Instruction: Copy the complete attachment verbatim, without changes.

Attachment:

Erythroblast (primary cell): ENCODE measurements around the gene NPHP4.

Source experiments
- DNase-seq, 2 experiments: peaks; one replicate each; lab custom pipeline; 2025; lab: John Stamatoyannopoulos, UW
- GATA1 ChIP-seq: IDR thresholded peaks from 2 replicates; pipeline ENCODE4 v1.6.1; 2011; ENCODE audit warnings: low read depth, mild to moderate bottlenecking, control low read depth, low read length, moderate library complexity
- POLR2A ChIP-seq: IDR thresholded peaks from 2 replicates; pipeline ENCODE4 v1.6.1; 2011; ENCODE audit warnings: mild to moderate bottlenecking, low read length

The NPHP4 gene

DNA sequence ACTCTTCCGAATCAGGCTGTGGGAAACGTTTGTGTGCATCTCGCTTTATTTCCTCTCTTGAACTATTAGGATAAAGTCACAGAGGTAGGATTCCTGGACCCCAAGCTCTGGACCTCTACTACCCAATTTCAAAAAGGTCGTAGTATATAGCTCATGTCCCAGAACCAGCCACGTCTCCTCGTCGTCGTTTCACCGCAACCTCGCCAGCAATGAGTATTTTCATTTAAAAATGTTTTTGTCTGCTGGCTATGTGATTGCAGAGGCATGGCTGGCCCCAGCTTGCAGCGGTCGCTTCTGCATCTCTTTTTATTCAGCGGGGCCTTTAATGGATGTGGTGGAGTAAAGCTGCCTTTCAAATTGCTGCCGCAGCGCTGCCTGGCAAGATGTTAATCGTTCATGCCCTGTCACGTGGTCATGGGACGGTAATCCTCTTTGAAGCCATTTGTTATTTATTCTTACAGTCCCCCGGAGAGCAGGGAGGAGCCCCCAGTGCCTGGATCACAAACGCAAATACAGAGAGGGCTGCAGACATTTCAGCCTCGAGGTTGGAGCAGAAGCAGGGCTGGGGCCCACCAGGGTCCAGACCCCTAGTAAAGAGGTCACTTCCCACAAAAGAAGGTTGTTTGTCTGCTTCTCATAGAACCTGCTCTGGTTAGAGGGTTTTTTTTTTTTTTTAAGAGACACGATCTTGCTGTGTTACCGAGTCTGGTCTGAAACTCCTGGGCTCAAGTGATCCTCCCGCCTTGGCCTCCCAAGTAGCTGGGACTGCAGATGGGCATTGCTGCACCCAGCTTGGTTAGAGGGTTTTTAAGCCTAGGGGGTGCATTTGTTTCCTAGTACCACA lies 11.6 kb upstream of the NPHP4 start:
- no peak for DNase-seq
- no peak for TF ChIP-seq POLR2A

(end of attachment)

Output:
Erythroblast (primary cell): ENCODE measurements around the gene NPHP4.

Source experiments
- DNase-seq, 2 experiments: peaks; one replicate each; lab custom pipeline; 2025; lab: John Stamatoyannopoulos, UW
- GATA1 ChIP-seq: IDR thresholded peaks from 2 replicates; pipeline ENCODE4 v1.6.1; 2011; ENCODE audit warnings: low read depth, mild to moderate bottlenecking, control low read depth, low read length, moderate library complexity
- POLR2A ChIP-seq: IDR thresholded peaks from 2 replicates; pipeline ENCODE4 v1.6.1; 2011; ENCODE audit warnings: mild to moderate bottlenecking, low read length

The NPHP4 gene

DNA sequence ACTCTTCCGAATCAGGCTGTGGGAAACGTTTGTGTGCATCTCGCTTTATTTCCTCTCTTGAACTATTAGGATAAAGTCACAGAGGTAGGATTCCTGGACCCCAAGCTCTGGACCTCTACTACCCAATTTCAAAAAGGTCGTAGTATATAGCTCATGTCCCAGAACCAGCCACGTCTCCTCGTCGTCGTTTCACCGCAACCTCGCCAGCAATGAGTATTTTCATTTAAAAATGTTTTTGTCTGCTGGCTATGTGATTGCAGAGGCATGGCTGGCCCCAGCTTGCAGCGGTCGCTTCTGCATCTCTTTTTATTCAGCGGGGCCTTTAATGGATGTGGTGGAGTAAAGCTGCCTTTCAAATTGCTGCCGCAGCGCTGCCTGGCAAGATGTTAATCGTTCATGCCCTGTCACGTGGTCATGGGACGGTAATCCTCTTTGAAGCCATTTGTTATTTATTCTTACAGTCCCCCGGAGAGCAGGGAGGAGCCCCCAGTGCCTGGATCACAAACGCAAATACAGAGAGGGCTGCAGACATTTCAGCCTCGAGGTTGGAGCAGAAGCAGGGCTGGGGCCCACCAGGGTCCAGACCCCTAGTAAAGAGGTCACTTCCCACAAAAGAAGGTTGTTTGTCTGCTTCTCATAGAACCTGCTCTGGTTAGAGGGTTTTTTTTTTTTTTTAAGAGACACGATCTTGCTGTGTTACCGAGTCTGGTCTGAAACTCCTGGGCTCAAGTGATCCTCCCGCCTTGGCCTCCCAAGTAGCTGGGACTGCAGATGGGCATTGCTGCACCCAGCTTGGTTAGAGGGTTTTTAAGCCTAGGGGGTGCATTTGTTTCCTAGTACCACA lies 11.6 kb upstream of the NPHP4 start:
- no peak for DNase-seq
- no peak for TF ChIP-seq POLR2A